2. What you describe reminds me of the digital storage in Tektronix 7L14, 7L5, 492, and 496 spectrum analyzers. This was in the 1970s and 80s, before digital ‘scopes were a common thing, but by refreshing from digital memory, they saved a lot of money over using storage CRTs. These were basically vector generators. What was stored was the vertical position for each of around 250 horizontal positions on the sweep, and these were fed to a DAC to get the deflection voltage. But that wasn’t good enough for Tek – this would have resulted in a display full of dots, and they wanted the dots to be connected together. So they had a vector generator implemented in 74-series TTL. This took the difference in Y between the previous dot and the next one to be displayed, and fed a precision integrator with this, and gated the integrator for a precise amount of time, so that it drew a straight line between the two points. At the end of the integrator gate, the output was clamped to the DAC output voltage so the points were accurately placed and there was no cumulative error. I never appreciated this particular part of the circuit until I had to repair one because the vectors were overshooting, causing the waveform to be very spiky. This turned out to be because the capacitor in the integrator had dropped in value, so the vectors were being drawn too fast, continuing past their destinations by almost 50%. In the same era, Tektronix made graphics terminals (4010 series) that used direct-view storage tubes, and these similarly used precision integrators to generate vectors, only these had to be done in X-Y pairs. It was kind of magic to see how well these worked.

          3. Tha’s cool, I never realized Tektronix had done that! The nice thing about a scope is you don’t have to move the trace to a bunch of unconnected vectors, it’s all one line.

            After Asteroids, Atari wanted to get more vectors on the screen, and vector monitors were getting faster. The 1.5MHz clock rate was as fast as the technology was going to let them run a Digital Vector Generator, so they switched to an Analog VG, and it ran the same way as Tektronix (without the ending DAC clamp — and there was cumulative errors!). It used a gated integrator, and a precision timer, to draw the vector. By carefully choosing your current and capacitance, you could draw a vector much faster than you could with the digital stairstep approach. To account for the capacitor tolerances, they had a “line-length” adj. going into the integrator that allowed you to match the drawing speeds to the precision timer. To deal with the drift errors, there was a “zero” function that shorted the integration capacitor, and re-centered everything. It was called at least once per frame.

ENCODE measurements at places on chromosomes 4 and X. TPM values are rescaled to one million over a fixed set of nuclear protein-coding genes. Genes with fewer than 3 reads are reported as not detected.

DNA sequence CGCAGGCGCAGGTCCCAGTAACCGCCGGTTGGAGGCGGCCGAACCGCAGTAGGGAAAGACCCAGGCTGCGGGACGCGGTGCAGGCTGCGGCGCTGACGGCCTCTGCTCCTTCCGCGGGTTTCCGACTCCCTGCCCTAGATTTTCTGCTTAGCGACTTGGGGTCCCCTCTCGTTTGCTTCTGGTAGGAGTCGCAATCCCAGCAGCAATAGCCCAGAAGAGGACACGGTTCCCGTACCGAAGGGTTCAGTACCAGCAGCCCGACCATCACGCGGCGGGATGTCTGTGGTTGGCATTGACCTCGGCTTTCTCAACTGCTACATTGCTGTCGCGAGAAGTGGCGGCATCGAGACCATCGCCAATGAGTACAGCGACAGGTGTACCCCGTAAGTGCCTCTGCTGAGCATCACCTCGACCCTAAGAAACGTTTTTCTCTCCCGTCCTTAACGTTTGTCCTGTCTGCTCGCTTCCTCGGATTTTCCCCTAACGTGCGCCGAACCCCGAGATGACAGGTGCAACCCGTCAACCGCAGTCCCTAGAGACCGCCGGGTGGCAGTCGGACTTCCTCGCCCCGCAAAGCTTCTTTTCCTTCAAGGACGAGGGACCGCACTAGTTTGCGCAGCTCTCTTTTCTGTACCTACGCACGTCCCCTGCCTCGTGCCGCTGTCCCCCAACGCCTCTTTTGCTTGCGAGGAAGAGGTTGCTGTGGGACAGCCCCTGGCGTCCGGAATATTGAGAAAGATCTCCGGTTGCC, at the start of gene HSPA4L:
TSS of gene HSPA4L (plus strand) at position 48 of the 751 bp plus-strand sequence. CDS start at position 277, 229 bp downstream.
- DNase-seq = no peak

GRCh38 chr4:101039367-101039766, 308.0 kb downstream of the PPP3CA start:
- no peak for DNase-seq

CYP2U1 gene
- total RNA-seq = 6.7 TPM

The choice of the integration cap was critical. They tested a lot of different caps to find a type that worked well. Jed (the Atrari engineer at my previous link) explains all the issues they had.

            A couple years ago B.C. (Before Covid), I was at an Arcade game convention in California (http://www.caextreme.org/). There was an exhibitor there that was working on manufacturing new X/Y arcade monitors. They had lined up a company to build the CRT’s (I guess you can still have these made if you have the quantity), and they were either working on, or had already sourced a place to have the yokes wound. I wonder what happened to them? (I wish I could remember the name of the company!)

            They were using a clone of the old Arcade electronics to drive the yoke, cathodes, HV & focus voltages. If they really pull this off, it opens up an opportunity for modern vector controllers and drive electronics. Even back in the day, the designs were built as cheap as possible, with a lot of “Ahh, the focus is good enough, ship it!!” attitude.

            And there’s this guy: https://hackaday.io/project/2871-build-an-arcade-xy-vector-monitor

            Fun stuff!!